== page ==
A subliminal message is a signal, as in a sound, a word, or an image designed to pass right below or under (sub) the normal limits of human perception. This is a message we may not hear or see at the conscious level but can be heard and seen in the unconscious or deeper mind. Think of it like an image that is shown to us very, very fast and is unperceived consciously and yet perceived subconsciously. Or perhaps a sound played at a different frequency, that may be so low that we don’t consciously hear it, but our subconscious mind does.
In the everyday world, it has been suggested that subliminal messaging techniques are used in advertising by the big marketing companies, however those companies don’t come out directly and admit to using subliminal messaging because of the ethical discussion about the use of these type of messages that are being imposed on the consumer without their being aware they have received those messages. So, is subliminal messaging manipulation, or is it simply an advertising tool? And, does it really work?
The term subliminal message came to the public’s attention in a 1957 book entitled “The Hidden Persuaders” by Vance Packard. At that point in American history, during the Cold War, this book exposed what looked like psychologically manipulative methods that marketers were using in advertising. This book exposed a detailed study of movie theaters that supposedly used subliminal messages to increase the sales of popcorn and Coca-Cola at their concession stands. This information left consumers wondering if the government was using the same kind of techniques to create political propaganda. Or maybe some cults could be using these techniques to brainwash people into becoming their members. Following the release of Packard’s book on subliminal messaging, it was clear that this type of messaging was not received in a positive way and as a result, in 1958, the American television networks and the National Association of Broadcasters completely banned these subliminal ads. Just a few years later, in 1962, James Vicary, a market researcher who initially claimed that during an experiment with subliminal advertising in a movie theater, they saw an 18% increase in Coke sales and a 57.8% increase in popcorn purchases, but he eventually admitted that the study and the results were in fact, fabricated.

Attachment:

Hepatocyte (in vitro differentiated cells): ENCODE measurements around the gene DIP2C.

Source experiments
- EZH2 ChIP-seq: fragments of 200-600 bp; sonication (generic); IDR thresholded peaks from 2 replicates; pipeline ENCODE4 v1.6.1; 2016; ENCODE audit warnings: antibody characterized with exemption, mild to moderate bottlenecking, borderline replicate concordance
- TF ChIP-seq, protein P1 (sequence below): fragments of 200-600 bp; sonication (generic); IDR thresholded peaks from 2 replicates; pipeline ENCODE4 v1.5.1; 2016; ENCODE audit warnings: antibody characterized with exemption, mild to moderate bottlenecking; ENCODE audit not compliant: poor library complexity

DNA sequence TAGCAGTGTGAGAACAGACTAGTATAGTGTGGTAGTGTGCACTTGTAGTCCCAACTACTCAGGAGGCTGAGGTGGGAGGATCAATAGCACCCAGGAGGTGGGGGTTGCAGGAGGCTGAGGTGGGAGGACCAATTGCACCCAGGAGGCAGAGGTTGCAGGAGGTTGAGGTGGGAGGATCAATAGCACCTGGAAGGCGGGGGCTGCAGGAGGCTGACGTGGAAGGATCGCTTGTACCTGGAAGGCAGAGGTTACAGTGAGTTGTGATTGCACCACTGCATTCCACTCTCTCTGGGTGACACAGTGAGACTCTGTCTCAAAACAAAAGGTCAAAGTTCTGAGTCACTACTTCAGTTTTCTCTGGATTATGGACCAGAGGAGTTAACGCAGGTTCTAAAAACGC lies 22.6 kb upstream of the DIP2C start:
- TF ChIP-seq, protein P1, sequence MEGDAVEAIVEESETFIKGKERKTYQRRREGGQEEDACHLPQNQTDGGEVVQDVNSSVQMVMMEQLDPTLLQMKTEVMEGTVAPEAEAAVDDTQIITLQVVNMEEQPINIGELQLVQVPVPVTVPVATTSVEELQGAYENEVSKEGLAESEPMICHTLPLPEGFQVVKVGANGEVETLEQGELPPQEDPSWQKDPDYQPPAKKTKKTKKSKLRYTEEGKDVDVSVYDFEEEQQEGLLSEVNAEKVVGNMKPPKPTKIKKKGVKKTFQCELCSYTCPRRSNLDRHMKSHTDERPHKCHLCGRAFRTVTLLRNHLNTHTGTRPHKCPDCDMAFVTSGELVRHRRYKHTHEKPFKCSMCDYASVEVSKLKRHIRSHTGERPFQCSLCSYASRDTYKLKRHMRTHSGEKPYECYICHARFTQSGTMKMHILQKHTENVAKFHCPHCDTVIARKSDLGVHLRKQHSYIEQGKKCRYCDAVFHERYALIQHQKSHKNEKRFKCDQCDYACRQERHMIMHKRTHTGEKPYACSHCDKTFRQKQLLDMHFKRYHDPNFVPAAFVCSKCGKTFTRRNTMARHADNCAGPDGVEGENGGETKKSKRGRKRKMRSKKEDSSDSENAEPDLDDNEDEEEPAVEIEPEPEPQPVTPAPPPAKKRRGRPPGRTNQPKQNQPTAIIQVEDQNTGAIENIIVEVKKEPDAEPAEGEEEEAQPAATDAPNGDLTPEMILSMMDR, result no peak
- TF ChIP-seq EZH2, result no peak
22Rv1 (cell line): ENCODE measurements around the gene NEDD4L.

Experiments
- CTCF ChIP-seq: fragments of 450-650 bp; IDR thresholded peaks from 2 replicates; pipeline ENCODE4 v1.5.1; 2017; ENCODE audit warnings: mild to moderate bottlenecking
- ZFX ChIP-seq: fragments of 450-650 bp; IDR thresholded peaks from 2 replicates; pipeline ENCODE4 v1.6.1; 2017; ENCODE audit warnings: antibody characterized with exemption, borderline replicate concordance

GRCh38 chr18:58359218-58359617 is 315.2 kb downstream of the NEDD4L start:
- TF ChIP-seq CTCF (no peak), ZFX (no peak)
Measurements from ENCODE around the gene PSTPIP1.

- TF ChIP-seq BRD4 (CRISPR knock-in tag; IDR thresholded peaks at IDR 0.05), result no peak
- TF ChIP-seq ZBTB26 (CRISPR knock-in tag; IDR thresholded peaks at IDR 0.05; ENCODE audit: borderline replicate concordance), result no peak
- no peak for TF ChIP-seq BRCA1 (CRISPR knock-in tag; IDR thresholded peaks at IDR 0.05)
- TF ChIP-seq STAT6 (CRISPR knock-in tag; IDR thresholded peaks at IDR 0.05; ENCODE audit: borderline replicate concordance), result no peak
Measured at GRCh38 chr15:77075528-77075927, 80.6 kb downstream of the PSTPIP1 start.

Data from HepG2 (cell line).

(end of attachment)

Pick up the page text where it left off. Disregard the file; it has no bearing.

Not long after that, the American Psychological Association indicated that subliminal advertising is not necessarily bad but is ambiguous and not as effective as traditional advertising. Following the Association’s report, the subject of subliminal messaging was not given much attention, However, in 1973, a new book on the subject was published. The book “Subliminal Seduction” by Doctor Wilson B. Kay claimed that subliminal techniques were in fact being widely used in advertising, creating another wave of public concern. Enough concern to lead the Federal Communications Commission to hold hearings and to declare subliminal advertising “contrary to the public interest” because it involved “intentional deception” of the public.
Later, the Federal Trade Commission got involved and confirmed that subliminal ads can cause consumers to subconsciously select certain goods or services or can change otherwise normal behavior, which might constitute a deceptive or unfair practice. However, the keyword here is might – and because of this ambiguity, there is no ban in the United States or many other countries, against subliminal messaging in advertising.
Digging a little deeper into human psychology, subliminal perception is a subset of subconscious cognition. An example of this could be responding to just one subconsciously recognizable sound or signal in a noisy environment while keeping track of other noises or signals as well, like “hearing” distinctively, one voice out of many in a crowded and noisy room. It could also be hearing or seeing something at the subconscious level while performing tasks consciously but done automatically like what occurs while driving a car.
Many people think of subliminal perception as an extra sense or an unprovoked inspiration to go buy something or do something when in fact, they may have been exposed to subliminal messages.